Scenes from ‘The Song of Hiawatha’

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Samuel Coleridge-Taylor

Scenes from ‘The Song of Hiawatha’

Op. 30

About this work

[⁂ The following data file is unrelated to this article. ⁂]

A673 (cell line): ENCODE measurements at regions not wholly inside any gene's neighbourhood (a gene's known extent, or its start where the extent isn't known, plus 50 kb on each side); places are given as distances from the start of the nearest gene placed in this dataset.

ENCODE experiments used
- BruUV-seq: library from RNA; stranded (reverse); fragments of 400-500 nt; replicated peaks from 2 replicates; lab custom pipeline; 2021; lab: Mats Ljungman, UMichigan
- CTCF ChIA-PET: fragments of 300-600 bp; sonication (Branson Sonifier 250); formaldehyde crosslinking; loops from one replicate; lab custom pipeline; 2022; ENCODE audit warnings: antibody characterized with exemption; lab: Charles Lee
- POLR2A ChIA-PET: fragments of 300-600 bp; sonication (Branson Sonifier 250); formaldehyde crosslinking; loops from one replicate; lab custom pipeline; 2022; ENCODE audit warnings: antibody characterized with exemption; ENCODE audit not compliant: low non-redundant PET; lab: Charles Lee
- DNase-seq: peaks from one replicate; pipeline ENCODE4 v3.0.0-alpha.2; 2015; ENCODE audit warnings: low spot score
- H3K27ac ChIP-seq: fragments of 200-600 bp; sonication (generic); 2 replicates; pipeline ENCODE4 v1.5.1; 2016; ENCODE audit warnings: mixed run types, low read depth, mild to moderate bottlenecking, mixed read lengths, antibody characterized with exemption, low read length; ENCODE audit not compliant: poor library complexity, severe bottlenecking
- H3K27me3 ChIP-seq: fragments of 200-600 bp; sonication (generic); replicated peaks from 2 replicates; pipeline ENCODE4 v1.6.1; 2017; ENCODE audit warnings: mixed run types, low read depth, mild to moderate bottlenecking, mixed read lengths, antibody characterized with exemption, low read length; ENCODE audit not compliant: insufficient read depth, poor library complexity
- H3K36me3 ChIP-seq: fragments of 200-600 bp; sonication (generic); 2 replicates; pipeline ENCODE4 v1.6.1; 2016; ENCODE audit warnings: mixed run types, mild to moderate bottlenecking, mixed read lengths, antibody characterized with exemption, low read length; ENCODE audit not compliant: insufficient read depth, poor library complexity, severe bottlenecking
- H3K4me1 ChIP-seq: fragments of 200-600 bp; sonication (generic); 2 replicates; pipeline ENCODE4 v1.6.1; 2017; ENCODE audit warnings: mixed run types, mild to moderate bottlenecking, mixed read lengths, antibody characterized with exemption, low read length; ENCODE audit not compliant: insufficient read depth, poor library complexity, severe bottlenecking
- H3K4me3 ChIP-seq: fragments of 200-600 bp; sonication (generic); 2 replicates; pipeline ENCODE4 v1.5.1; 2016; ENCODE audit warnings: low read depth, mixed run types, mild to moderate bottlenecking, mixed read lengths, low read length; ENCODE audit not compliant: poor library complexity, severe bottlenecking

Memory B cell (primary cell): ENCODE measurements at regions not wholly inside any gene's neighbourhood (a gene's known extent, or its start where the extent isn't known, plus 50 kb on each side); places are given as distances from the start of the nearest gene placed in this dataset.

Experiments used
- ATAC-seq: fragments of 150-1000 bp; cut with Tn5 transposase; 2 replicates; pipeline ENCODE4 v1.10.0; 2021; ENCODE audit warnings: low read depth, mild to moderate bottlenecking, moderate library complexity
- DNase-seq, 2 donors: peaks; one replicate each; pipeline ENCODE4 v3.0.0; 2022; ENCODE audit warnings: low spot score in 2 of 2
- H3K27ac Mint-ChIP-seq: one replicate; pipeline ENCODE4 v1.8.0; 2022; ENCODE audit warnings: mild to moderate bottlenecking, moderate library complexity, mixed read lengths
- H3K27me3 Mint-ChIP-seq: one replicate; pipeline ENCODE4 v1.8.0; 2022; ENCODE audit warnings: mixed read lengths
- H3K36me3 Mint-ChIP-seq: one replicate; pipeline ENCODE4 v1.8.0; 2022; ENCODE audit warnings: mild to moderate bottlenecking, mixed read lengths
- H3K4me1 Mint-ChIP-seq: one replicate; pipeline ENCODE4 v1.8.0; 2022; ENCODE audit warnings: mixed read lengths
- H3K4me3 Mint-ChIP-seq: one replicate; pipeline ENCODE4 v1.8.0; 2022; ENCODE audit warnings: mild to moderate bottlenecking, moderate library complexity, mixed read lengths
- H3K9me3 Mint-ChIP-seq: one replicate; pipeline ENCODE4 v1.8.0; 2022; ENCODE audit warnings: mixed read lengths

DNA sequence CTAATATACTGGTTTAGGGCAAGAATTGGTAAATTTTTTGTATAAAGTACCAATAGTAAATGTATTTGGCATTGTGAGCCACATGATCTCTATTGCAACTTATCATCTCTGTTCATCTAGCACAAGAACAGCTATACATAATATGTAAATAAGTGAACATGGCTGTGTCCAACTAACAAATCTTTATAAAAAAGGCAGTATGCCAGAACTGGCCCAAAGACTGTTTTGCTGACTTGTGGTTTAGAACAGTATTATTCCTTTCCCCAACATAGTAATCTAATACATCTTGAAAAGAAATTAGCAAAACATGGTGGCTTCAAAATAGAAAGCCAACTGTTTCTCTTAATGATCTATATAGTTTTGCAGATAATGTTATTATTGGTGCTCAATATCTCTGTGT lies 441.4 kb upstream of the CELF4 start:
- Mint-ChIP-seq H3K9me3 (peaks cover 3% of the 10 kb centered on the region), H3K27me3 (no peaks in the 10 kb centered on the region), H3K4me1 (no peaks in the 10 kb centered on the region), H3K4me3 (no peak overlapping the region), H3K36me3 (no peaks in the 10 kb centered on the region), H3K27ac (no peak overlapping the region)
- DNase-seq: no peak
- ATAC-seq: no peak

The son of an English mother and an African father (a physician from Sierra Leone), Coleridge-Taylor enriched the late-Victorian musical vocabulary with an interest in not only African music, but music of African descendants living in the West Indies and the USA, and with the Native American culture and music. His favorite poem was Longfellow's "The Song of Hiawatha" (he even named his son Hiawatha!). This work may not enjoy great critical favor today, but the 1855 poem was written because Longfellow foresaw the scattering and reduction of the "Indian" cultures and sought to preserve some of their legends as he perceived them in his epic poem. This two-hour work draws on three portions of the poem, and is divided into three self-contained sub-works, "Hiawatha's Wedding Feast" (which includes the gorgeous tenor aria "Onaway, Awake, Beloved"); "The Death of Minnehaha"; and "Hiawatha's Departure." It had immense popularity in England, being the centerpiece of a festival held every year from 1924 to 1939 to sold-out audiences at the immense Royal Albert Hall. It is a visionary work, impeccably crafted, possessing a fine rhythmic sensibility and exquisite varieties of orchestral color. Its comparative lack of favor in the post-War world is a shame, for it is fine music.

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